Nepal to ban single-use plastics from Everest by 2020

Nepalese army personnel during collect waste bags from the Everest Mount at Namche Bazar, Solukhumbu district, Nepal 27 May 2019. [Narendra Shrestah/EPA]

The Nepalese government has introduced a ban on single-use plastic on Mount Everest from January 2020 in an attempt to cut down on the trash left by mountaineers in what has turned into the world’s highest landfill.

From next year, shops and visitors will not be allowed to sell or bring plastic bottles and packaging in to the Khumbu Pasang Lhamu rural municipality, home to world’s highest peak.

“If we start now, it will help keep our region, Everest and the mountains clean long term,” local official Ganesh Ghimire told AFP.

However, it is not clear what kind of penalties the authorities will be applying to those who disobey the rules.

The Nepal Mountaineering Association, which raises awareness about the environmental impact of the increase of tourist flows into the region, has supported the measure. The association also takes part in cleaning activities on trails and at base camps.

Nepal aims to reduce waste in a region visited by thousands of tourists every year.  During a two-month cleaning mission conducted by the government, 10 tonnes of garbage was collected, including empty oxygen cylinders, batteries, food wrappings and kitchen waste but also plastic bottles and cans.

This is not the first time the authorities try to reduce waste. In 2014, Nepal made it compulsory for Everest’s climbers to bring down at least 8 kg of trash, the estimated amount produced per person.

The measure, however, was not effective enough.

Banning single-use plastics is becoming a popular measure to reduce waste as it is one of the main sources of litter. Football associations, race organisers and many others are all working towards zero-plastic events.

In 2018, the European Union passed new legislation to ban a wide variety of single-use plastic products from the European markets.

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Overcrowded mountain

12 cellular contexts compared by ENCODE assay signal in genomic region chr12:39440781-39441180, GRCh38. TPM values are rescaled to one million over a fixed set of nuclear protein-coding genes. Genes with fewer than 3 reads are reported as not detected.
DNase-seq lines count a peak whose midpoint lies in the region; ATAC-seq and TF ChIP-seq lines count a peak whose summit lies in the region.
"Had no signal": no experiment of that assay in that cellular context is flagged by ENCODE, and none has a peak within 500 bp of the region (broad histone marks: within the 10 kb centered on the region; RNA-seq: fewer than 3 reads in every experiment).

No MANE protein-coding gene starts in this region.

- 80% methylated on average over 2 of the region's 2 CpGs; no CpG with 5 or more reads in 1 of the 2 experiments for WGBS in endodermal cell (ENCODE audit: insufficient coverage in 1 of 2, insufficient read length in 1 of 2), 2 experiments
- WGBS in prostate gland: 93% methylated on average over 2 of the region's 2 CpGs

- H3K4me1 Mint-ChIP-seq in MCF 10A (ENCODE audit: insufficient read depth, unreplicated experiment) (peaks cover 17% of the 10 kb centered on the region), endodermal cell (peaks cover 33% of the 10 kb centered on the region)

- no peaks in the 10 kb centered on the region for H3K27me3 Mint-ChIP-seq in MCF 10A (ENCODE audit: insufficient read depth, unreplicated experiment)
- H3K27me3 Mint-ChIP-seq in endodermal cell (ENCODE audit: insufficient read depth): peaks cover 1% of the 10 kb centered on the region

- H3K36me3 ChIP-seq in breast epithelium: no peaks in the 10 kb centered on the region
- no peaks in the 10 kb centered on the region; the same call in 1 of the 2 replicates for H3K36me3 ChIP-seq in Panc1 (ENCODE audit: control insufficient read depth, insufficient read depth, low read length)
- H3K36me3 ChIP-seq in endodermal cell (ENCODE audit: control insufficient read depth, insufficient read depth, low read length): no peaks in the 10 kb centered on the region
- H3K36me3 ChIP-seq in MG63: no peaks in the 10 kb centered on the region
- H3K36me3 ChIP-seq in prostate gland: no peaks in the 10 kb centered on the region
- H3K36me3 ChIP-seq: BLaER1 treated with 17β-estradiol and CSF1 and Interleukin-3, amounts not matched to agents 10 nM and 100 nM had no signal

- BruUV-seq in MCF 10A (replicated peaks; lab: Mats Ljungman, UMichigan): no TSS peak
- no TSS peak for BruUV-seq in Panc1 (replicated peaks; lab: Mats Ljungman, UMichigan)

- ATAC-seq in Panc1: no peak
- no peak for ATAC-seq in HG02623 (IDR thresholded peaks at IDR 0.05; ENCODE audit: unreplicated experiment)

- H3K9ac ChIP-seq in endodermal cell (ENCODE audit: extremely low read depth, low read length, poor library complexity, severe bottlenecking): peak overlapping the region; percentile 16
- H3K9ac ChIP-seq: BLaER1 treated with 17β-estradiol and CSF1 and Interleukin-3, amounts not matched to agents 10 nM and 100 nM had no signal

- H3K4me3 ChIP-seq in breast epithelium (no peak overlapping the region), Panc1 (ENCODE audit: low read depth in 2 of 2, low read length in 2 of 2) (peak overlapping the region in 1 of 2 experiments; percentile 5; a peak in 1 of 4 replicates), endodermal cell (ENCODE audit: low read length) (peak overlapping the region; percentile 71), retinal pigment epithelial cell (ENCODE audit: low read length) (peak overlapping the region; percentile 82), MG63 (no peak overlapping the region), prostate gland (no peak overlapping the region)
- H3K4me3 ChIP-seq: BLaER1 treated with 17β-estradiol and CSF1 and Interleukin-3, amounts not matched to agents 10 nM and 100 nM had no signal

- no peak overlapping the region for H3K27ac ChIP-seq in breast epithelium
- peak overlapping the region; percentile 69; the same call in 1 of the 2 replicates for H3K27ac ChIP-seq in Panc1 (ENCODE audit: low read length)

During this year’s climbing season, a record number of 885 people attempted to hit the summit of the Everest, with a death toll of 11 people.

The government wants to reduce the influx of people reaching the mountain to limit their impact on the area. Following the recommendations of an advisory panel, the cost of the permit needed to access the peak could go up to $35,000 from the current $11,000.

Overcrowded trails – a photo went viral last May as people queued at the top of the mountain – and global warming, make avalanches more likely to happen, making Everest even more dangerous than before.

According to a 2014 report by the International Centre for Integrated Mountain Development, “the glacier area in the Nepal Himalayas is decreasing at a rapid rate, and individual glaciers are shrinking, retreating, and fragmenting”.

These changes, the text says “appear to be linked primarily with a marked rise in average temperature associated with global climate change.”

The reduction of the glacier area in the world’s highest mountain has potential implications for the whole region as the population’s water supply heavily depends on the thaw and the glaciers contribute to lowering the temperature.

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[Edited by Sam Morgan and Zoran Radosavljevic]

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